NASA inspector general criticizes high-risk approach to CLPS program
WASHINGTON — NASA’s inspector general warned in a recent report that the agency’s planetary science division was taking “undue risk” in its current approach to a commercial lunar transportation program.
The Office of Inspector General (OIG), in an audit of the agency’s planetary science division released Sept. 16, highlighted several issues with the Commercial Lunar Payload Services (CLPS) program established in 2018 to buy payload space on commercially developed lunar landers to transport science and technology demonstration payloads to the surface of the moon.
“If not adequately addressed, these risks could result in mission failure and the loss of expensive NASA payloads and significant taxpayer investment,” the report noted.
The OIG report highlighted several issues with the CLPS program. It criticized NASA for failing to perform due diligence on companies selected for CLPS awards as required under Federal Acquisition Regulations (FAR). “Specifically, NASA contracting personnel did not obtain sufficient information to confirm the prospective contractors met FAR standards related to their past performance and ability to obtain financial resources,” the report stated.
This has already caused a problem for NASA. Orbit Beyond, one of nine companies selected to join the CLPS program in November 2018, received a task order the following May, only to bow out two months later because of what it termed “internal corporate challenges.” Neither the company nor NASA elaborated on the issues that prevented the company from carrying out the task order.
According to the OIG report, Axiom Research Labs, the Indian company that licensed to Orbit Beyond intellectual property for the lander based on a design Axiom developed for the Team Indus lander in the Google Lunar X Prize competition, sought “a corporate restructuring that would give Axiom a majority control” of Orbit Beyond. That would violate NASA requirements that Orbit Beyond have majority domestic ownership, but without the restructuring Axiom would not provide the engineering information needed for building the lander. Orbit Beyond remains part of the CLPS program but has not won any subsequent awards.
The report also criticizes the inclusion of two other companies in the CLPS program. Firefly Aerospace was created when Noosphere Ventures bought the assets of the bankrupt Firefly Space Systems, which had a NASA launch contract it could not carry out. A bankruptcy judge provided NASA with just $1,500 of $1.1 million of advance payments due back to the agency when that contract was canceled. Moon Express had also experienced financial problems, such as losing a lawsuit against Intuitive Machines and the cancellation of a lease at the Kennedy Space Center for nonpayment of rent. Both companies remain part of CLPS but have not won any task orders.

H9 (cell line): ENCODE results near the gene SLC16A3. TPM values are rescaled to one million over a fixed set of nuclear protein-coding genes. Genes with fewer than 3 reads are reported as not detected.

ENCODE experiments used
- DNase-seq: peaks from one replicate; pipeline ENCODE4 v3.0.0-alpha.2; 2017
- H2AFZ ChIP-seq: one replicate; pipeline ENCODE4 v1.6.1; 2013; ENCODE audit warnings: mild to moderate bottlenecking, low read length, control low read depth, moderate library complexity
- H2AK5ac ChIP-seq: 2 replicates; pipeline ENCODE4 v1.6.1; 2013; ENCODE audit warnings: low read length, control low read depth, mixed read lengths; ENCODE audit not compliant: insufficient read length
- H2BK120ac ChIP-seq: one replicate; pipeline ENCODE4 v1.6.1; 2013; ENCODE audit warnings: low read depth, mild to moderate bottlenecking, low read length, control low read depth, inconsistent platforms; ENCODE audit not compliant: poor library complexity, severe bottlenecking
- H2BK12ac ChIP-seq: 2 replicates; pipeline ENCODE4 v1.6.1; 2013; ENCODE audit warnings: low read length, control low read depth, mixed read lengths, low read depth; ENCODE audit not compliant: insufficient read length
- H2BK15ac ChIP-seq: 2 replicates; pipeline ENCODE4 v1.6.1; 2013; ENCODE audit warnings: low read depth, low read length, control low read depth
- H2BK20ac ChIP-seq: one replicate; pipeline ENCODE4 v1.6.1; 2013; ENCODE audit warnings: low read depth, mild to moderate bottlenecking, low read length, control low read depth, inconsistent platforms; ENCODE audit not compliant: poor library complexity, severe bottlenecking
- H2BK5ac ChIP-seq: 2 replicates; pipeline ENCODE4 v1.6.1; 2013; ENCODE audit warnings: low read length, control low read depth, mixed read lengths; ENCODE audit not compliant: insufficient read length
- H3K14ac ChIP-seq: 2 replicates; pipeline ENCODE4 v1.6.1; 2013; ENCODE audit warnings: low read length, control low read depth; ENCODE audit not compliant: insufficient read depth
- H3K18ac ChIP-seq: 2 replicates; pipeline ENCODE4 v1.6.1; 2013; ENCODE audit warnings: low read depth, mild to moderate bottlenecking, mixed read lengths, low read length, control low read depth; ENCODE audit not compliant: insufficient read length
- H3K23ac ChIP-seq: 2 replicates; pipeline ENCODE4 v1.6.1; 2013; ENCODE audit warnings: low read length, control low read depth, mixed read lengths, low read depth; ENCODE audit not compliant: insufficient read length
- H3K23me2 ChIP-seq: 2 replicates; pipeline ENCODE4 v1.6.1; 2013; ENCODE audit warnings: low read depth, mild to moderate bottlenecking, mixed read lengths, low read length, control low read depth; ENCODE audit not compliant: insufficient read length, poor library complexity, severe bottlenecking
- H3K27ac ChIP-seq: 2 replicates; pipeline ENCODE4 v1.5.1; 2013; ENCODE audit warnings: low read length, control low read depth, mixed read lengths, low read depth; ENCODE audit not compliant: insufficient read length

The report also criticized NASA for failing to require safety and mission assurance plans for the missions it has awarded under CLPS. NASA officials told OIG that they treated the CLPS contracts “akin to a delivery by common carrier, similar to an express cargo service,” and thus believed such plans were not necessary.
OIG disagreed, given the complexity of the lander and the value of the CLPS tasks orders that far exceeds the threshold for such plans. “Without proper evaluation and oversight of risk, the aggressive approach of CLPS may result in significant additional risks, including mission failure and the loss of payloads,” the report stated.
Another issue was a lack of common interfaces for payloads among the 14 companies that are now part of the CLPS program. The lack of interface standards, OIG argued, could lead to cost and schedule problems as well as increased risk the payloads will not operate as expected once on the moon.
Since the beginnings of the CLPS program, NASA has emphasized the high-risk nature of the program, using to this day the phrase “shots on goal” to refer to such missions, with the implication that not all shots will get into the goal. That risk, though, has largely focused on the technical issues of landing on the moon. To date, only the United States, China and the former Soviet Union have soft-landed spacecraft on the lunar surface; last year, missions by Israel and India crashed attempting to land there.
OIG offered three CLPS-specific recommendations in its report, regarding development of common interfaces, periodic reviews of past performance and financial capabilities of CLPS companies, and quality assurance plans for CLPS missions. NASA, in a response included in the report, accepted all three recommendations and estimated they would be implemented by the end of June 2021.
The assessment of CLPS was not the only issue the OIG audit found with the planetary science division. It noted that increasing costs of many of its missions could reduce the number of future missions it can carry out, as well as concerns about the level of funding for technology development as well as operation of the Deep Space Network to enable such missions. It also warned that the funding for its Near Earth Object Observation program, intended to discover and track near Earth asteroids, was not sufficient to meet the goals set by Congress 15 years ago to identify 90% of the potentially hazardous objects at least 140 meters across.
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